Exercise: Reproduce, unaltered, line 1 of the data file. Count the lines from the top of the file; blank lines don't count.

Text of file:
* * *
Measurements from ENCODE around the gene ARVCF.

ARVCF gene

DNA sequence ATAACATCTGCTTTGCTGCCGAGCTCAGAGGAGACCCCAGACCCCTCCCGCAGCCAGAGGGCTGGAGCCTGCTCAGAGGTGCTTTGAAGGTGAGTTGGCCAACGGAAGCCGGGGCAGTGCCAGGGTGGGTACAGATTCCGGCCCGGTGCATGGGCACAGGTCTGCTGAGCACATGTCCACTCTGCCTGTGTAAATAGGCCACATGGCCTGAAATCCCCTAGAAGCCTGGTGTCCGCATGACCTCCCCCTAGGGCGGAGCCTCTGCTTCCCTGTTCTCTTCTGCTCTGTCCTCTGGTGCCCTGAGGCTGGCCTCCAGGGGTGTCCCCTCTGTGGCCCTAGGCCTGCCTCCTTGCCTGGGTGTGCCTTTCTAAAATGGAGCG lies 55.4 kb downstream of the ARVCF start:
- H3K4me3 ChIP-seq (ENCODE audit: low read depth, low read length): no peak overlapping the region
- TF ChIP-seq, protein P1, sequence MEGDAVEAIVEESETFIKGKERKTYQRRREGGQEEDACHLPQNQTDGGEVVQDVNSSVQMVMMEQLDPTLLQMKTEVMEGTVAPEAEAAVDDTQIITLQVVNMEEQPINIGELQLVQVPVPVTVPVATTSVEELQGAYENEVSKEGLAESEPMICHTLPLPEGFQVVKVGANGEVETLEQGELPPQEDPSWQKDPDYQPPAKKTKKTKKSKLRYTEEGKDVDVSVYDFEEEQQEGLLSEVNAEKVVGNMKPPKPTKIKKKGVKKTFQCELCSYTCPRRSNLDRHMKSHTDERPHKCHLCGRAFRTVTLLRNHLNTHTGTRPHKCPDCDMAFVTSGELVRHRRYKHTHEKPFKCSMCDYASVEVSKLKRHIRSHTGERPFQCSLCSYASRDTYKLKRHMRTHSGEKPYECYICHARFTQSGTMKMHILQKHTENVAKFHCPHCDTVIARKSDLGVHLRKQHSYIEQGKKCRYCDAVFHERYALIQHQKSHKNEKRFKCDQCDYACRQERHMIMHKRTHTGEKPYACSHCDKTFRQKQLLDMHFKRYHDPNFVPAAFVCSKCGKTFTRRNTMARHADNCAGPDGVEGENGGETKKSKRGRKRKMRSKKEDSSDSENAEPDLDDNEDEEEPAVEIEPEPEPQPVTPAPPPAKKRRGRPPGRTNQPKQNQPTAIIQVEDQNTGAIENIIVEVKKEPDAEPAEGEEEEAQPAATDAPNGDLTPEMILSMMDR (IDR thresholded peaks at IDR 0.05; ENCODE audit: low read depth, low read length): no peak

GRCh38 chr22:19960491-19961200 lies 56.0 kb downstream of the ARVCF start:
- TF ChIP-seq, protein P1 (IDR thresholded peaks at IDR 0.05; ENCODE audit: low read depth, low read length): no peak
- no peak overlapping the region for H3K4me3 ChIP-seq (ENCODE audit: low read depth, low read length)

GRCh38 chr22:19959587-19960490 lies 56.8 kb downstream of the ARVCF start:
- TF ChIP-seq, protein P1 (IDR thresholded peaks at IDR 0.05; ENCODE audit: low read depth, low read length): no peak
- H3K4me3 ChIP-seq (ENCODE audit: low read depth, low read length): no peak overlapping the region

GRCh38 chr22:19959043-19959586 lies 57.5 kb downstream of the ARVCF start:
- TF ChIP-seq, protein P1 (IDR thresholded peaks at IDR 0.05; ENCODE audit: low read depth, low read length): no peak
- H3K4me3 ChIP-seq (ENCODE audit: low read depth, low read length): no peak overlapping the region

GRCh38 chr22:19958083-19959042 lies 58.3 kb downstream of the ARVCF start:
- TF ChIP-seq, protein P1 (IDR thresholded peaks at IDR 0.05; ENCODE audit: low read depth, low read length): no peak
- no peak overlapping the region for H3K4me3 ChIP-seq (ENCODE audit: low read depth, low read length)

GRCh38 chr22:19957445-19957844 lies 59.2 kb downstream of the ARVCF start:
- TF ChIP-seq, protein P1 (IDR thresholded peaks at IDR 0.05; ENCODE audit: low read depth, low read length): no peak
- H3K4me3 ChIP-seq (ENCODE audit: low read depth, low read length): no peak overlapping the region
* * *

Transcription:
Measurements from ENCODE around the gene ARVCF.